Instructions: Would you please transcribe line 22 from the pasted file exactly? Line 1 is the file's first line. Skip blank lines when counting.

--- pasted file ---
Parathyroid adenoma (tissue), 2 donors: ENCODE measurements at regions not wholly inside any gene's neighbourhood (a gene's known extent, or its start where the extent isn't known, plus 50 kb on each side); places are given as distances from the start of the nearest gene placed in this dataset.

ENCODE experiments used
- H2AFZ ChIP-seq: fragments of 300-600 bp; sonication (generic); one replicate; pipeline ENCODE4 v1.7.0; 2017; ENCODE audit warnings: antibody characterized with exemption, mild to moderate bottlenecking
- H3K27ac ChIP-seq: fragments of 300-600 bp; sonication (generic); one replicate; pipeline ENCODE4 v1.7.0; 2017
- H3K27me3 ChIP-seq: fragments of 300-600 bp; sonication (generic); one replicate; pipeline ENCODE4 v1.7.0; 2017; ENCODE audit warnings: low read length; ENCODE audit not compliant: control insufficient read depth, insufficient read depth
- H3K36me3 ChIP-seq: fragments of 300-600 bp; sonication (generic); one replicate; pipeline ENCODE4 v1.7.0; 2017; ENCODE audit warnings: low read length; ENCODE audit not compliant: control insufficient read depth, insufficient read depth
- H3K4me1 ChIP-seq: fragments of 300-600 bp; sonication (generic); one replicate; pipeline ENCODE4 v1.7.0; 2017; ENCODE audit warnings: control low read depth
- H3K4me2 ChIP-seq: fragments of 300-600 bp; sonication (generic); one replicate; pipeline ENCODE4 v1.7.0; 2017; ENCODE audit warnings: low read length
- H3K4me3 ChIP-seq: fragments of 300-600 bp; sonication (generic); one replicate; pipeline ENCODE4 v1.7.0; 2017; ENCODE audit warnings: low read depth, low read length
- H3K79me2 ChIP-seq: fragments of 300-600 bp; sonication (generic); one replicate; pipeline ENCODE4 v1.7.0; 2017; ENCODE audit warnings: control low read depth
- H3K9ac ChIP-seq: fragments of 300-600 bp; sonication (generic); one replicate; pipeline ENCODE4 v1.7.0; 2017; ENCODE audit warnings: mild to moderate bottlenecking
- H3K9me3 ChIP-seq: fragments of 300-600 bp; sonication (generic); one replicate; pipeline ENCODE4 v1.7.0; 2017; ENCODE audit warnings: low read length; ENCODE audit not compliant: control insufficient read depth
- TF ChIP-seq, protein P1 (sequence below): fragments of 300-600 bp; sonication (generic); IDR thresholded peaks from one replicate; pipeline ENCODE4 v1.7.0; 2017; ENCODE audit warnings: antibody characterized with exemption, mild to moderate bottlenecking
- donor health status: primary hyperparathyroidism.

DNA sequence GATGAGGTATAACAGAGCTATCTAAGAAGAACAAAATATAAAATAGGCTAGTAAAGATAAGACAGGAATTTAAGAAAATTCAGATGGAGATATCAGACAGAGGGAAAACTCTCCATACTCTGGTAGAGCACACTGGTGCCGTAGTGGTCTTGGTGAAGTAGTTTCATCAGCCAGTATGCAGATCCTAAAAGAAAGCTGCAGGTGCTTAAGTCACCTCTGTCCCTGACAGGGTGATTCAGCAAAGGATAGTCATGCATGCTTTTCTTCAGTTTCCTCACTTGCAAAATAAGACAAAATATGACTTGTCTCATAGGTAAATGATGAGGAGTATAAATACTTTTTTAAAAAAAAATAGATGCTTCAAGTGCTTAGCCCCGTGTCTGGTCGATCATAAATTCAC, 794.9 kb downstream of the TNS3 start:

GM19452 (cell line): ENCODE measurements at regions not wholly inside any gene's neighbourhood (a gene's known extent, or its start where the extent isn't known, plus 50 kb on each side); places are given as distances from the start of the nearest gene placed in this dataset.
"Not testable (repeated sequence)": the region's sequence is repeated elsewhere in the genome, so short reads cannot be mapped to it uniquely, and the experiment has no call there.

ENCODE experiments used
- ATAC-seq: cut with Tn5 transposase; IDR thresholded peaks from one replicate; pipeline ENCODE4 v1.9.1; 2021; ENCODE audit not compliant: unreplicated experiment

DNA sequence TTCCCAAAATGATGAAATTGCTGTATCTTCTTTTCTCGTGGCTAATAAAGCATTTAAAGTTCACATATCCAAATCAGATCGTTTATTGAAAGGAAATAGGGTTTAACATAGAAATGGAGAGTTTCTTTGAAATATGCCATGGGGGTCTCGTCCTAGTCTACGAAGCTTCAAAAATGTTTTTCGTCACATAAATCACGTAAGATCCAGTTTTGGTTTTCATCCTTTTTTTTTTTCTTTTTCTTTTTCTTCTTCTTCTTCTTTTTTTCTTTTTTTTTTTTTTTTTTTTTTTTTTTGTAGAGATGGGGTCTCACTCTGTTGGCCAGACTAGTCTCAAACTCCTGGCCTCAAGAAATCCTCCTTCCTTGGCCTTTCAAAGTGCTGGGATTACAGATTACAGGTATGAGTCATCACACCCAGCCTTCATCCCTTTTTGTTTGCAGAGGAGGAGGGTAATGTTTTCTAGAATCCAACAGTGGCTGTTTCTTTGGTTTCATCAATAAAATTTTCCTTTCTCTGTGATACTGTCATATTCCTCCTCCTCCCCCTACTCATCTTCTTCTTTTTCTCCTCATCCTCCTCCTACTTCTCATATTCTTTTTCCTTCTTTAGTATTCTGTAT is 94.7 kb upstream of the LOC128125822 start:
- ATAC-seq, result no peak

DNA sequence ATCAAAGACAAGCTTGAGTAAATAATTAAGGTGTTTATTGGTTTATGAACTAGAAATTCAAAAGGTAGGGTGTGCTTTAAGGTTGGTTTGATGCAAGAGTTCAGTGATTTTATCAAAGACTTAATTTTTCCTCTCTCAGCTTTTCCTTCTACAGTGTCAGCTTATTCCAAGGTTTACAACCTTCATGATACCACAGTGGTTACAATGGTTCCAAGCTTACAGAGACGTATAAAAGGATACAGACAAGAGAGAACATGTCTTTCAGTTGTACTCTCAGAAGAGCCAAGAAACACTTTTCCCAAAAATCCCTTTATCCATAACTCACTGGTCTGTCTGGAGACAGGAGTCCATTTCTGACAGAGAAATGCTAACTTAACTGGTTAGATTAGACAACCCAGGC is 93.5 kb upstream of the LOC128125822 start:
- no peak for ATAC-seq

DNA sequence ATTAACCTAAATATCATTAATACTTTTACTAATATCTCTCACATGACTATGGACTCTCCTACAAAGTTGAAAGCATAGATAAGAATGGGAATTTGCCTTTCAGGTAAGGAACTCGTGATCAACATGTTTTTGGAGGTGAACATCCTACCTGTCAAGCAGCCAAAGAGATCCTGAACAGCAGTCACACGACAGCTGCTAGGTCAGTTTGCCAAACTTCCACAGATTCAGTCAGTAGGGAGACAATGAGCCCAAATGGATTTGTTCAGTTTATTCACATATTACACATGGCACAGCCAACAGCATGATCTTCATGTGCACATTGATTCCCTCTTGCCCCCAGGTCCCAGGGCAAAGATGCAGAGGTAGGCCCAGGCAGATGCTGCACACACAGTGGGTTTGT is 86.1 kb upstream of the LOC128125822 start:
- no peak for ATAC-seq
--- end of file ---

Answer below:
DNA sequence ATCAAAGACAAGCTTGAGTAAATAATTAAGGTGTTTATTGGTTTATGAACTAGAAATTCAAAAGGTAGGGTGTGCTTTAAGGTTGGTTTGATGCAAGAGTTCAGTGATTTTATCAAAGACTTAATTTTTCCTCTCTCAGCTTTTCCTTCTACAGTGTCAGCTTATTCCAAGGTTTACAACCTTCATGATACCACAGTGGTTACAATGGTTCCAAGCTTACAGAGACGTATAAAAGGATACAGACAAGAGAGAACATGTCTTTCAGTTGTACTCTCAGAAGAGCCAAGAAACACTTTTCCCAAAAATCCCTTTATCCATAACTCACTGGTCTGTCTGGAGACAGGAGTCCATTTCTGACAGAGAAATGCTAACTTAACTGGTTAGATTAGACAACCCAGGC is 93.5 kb upstream of the LOC128125822 start: